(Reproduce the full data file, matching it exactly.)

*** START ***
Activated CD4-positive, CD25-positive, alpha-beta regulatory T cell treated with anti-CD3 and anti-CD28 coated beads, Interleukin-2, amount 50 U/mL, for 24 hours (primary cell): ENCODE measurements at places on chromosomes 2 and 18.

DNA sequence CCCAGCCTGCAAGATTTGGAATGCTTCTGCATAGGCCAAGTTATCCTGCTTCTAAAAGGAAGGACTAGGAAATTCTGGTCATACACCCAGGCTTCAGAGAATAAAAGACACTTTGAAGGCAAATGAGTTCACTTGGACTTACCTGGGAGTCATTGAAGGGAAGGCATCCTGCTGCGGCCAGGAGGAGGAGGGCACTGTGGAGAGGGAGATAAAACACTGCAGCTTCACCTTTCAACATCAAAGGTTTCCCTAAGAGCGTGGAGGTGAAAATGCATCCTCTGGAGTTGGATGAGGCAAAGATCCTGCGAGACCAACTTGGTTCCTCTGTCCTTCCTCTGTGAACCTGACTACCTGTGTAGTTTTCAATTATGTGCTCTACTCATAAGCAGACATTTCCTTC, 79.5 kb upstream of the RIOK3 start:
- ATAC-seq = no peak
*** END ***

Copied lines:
Activated CD4-positive, CD25-positive, alpha-beta regulatory T cell treated with anti-CD3 and anti-CD28 coated beads, Interleukin-2, amount 50 U/mL, for 24 hours (primary cell): ENCODE measurements at places on chromosomes 2 and 18.

DNA sequence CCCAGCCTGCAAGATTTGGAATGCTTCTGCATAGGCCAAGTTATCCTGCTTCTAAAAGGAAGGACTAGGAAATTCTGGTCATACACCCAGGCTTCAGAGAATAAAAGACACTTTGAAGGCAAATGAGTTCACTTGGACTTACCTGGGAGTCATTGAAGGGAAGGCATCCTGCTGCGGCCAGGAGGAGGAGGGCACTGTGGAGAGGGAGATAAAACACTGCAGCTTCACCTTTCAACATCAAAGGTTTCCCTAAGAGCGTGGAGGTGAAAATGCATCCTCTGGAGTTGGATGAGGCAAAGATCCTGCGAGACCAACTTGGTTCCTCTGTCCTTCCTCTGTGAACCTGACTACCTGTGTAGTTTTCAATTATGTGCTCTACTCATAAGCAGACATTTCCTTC, 79.5 kb upstream of the RIOK3 start:
- ATAC-seq = no peak